MISSED MATE (+22.20) Checkmate after 32. Qb4

(32.¬†Qb4(Mate in 13) Re8 33.¬†d6 Qc834.¬†Rxe8+ Kxe8 35.¬†Re1+ Kf7 36.¬†Re7+Kg8 37.¬†d7 Qf8 38.¬†Bd5+ Kh8 39.¬†Rh7+Kxh7 40.¬†Qxf8 b6 41.¬†Bg8+ Kh8 42.¬†Qxf6+Kxg8 43.¬†Qxg6+ Kf8 44.¬†d8=Q#)32…¬†Qc5+ 33.¬†Kh2 Qc2

INACCURACY (MATE IN 4) A better move was 33… Kc7

(33…¬†Kc7(+39.51) 34.¬†Rc1 Kb8 35.¬†Rxc5Rh8 36.¬†Qxf6 Rg8 37.¬†Qf7 Ka7 38.¬†Qxg8)34.¬†Qe7+

FASTER MATE (MATE IN 6) A better move was 34. d6

(34.¬†d6(Mate in 4) Qe2 35.¬†Rxe2 f536.¬†Qe7+ Kc8 37.¬†Qc7#)34…¬†Kc8 35.¬†Qxf8+ Kc7 36.¬†d6+

FASTER MATE (MATE IN 6) A better move was 36. a5

(36.¬†a5(Mate in 4) Qe2 37.¬†d6+ Kd738.¬†Rxe2 g5 39.¬†Re7#)36…¬†Kd7 37.¬†Qe7+

FASTER MATE (MATE IN 2) A better move was 37. Re7#

(37.¬†Re7#(Mate in 1))37…¬†Kc8 38.¬†d7+

FASTER MATE (MATE IN 3) A better move was 38. Qe8#

(38.¬†Qe8#(Mate in 1))38…¬†Kc7 39.¬†d8=Q#

Thank you for reading, and go Carleson go! ūüôā

A Chess Photo

About twenty two years ago I read a not-so-lengthy book on playing chess written by Gary Kasparov. I lost the book years ago, yet I think it was titled, “Gambit”. In the book it showed a few opening strategies, one of which I enjoyed learning to use better over the last twenty years while playing chess from time to time. I am an average player, for the most part; I still have a great deal to learn.

I am currently a fan of Magnus Carleson, hope he wins in NY in November.

As I played better and better players online, I started losing more and grew tired of chess about six years ago. These last few weeks I decided to learn to play better and not to worry about winning or losing. I have enjoyed playing the app Chess with Friends,” which can be played on iPhones or Smartphones (and maybe online).

Here is an engine I have yet to win against: nc3bb4.

There are plenty of openings in chess. This one is my favorite for quick moves early in the game, especially for ‘rapid chess’ – if necessary, the center four pawns are sacrificed for position and sometimes an efficient, safe checkmate.

Here is a photo of the goal of my current favorite opening in chess. It is not always easy to accomplish, yet does have its advantages. The four leading pieces are a bishop, two knights, and the other bishop. The queen has yet to move and white has castled. Of course, to get the pieces into this position, plenty of the opposing pieces would not be arranged as seen, as it takes plenty of moves to get the pieces to where they are in the photo. If one manages to get them there, however, again, it can be beneficial for mid and end-game tactics.

chess-glass

I love the game and cannot wait to get better with it. There are plenty of ways to play chess online, here is one (over 15 million players play there).

Thank you for reading and have a nice day. ūüôā

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Shawn Before Dawn, A Story

I rolled over and looked at the alarm clock – it was 4:58 AM. “Today is an important day,” I remembered. I turned off the alarm before it sounded and slammed the four fluid ounces of coffee I sat by it the night before. I went to the restroom, shaved, showered, got ready as quickly as possible making sure I did not forget anything I considered the previous day. Today is important. My boss is buying me lunch and may even further explain why his daughter left me.

The sun was not yet up and the traffic still sparse. I pulled into the gravel drive, as always, and parked in a familiar place. In only fourteen short months I had moved up in the construction company my boss owns and runs from Laborman to Crew Leader Assistant to Crew Leader. My crews always operated in an efficient and timely manner. They ate my egg burritos like Pavlovian study dogs. Recently I was given the responsibility of an entire project and am currently over three crews in the process of demolition and reconstruction of an entire wing of a colossal warehouse facility.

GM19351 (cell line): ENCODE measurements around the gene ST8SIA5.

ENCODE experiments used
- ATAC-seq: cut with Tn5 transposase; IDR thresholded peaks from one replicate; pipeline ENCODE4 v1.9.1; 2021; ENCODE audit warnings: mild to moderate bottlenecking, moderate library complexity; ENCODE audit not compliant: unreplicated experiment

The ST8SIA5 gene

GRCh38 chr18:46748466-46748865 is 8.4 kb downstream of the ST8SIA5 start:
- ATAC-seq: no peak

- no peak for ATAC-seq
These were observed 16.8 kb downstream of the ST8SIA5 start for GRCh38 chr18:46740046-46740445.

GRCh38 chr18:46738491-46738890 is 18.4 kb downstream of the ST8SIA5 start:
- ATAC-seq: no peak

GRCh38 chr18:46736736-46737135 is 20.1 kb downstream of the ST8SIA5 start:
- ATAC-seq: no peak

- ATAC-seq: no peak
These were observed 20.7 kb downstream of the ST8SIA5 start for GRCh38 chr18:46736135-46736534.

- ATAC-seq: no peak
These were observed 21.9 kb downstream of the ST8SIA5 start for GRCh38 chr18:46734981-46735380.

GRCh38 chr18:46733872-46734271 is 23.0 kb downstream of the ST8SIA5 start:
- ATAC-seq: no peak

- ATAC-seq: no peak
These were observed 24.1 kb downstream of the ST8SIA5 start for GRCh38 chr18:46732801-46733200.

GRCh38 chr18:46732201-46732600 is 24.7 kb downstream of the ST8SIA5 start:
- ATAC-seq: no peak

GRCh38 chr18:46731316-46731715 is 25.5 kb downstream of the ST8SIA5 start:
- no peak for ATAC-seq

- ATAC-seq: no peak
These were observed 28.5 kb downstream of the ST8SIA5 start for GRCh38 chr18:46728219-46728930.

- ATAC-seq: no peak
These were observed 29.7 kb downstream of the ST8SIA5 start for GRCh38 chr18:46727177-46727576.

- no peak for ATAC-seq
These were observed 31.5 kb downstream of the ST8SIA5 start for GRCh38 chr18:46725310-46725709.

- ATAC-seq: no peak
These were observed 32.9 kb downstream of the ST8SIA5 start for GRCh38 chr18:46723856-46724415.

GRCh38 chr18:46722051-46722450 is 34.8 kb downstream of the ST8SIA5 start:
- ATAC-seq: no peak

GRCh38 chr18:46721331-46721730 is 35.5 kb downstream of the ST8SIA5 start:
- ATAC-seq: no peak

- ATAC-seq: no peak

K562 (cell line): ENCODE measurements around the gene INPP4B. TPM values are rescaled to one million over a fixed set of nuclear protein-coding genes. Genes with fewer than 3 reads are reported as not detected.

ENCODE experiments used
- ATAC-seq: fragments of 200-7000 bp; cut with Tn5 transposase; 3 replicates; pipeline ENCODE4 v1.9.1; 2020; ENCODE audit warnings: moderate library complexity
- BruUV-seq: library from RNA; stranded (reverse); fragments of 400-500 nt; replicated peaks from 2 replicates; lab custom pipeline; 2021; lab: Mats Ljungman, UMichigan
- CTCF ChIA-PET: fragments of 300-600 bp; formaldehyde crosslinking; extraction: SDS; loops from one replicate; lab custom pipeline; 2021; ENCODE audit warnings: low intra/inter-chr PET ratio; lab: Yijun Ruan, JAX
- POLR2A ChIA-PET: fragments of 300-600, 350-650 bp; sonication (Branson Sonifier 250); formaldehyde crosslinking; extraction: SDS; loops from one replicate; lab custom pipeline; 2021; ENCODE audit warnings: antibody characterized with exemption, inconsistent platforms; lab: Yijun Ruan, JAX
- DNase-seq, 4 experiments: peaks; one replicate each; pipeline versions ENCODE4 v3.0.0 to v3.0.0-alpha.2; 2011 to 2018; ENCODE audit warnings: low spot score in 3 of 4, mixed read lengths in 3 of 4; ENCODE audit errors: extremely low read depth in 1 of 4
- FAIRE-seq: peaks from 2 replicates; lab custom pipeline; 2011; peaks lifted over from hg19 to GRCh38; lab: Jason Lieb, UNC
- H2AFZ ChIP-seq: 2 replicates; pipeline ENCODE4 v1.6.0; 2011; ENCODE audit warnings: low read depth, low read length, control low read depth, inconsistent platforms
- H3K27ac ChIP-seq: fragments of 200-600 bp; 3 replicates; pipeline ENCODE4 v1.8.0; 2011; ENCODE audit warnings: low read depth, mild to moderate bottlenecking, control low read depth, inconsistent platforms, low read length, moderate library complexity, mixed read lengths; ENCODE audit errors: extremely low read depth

I am minutes early and I know it. I make a habit of it and no one complains or is ever surprised. For this reason I have the key to the trailer office, our companies temporary onsite headquarters. Today would not be so bad. My crew knows how to do what they do well, and we have our goals to meet by the end of the day. I turn the key to open the trailer and it breaks off inside the keyhole. Just what I need. Closed to half an hour until I see a living human and I am stranded with a sack of egg burritos.

I sat on the wooden steps and watched the dark blueish purple misty sky fade into the orange of dawn behind scattered clouds of thin fog. I thought back. Not too long ago I decided to give college a rest for a while and move back in with parents until I found work. I found work and met Mallen. She and I worked for a small restaurant which sold pizza and tacos; she mentioned her dad owned a construction company.

“Damn,” I thought, “Just when there was no chance of moving out.” I enquired of the difficulty or chances of my working for her father and she said I could probably hire in as labor with no experience, that he was hiring about a dozen workers during the next four weeks.

I am not the kind of guy that ignores the chance of love. This time it did not work out, yet I at least gave the woman no cold shoulder. Mallen mentioned she was in nearly my same situation as she was living with her parents and wanted to find a place. She would starve and die before working for her dad, even though he was probably the single most powerful contractor in our city of over 4,000,000 people.

I got a newspaper and road around with Mallen a few afternoons in a row and we found an inexpensive flat and signed a 3-month form. I went to work for her dad and ‘kicked as much ass as possible,’ so to speak, always being on time and getting as much physical labor accomplished as humanly conceivable. I thought she and I got along fine. I never really noticed how intelligent Mallen really was, nor did I notice that she did not speak her thoughts very often.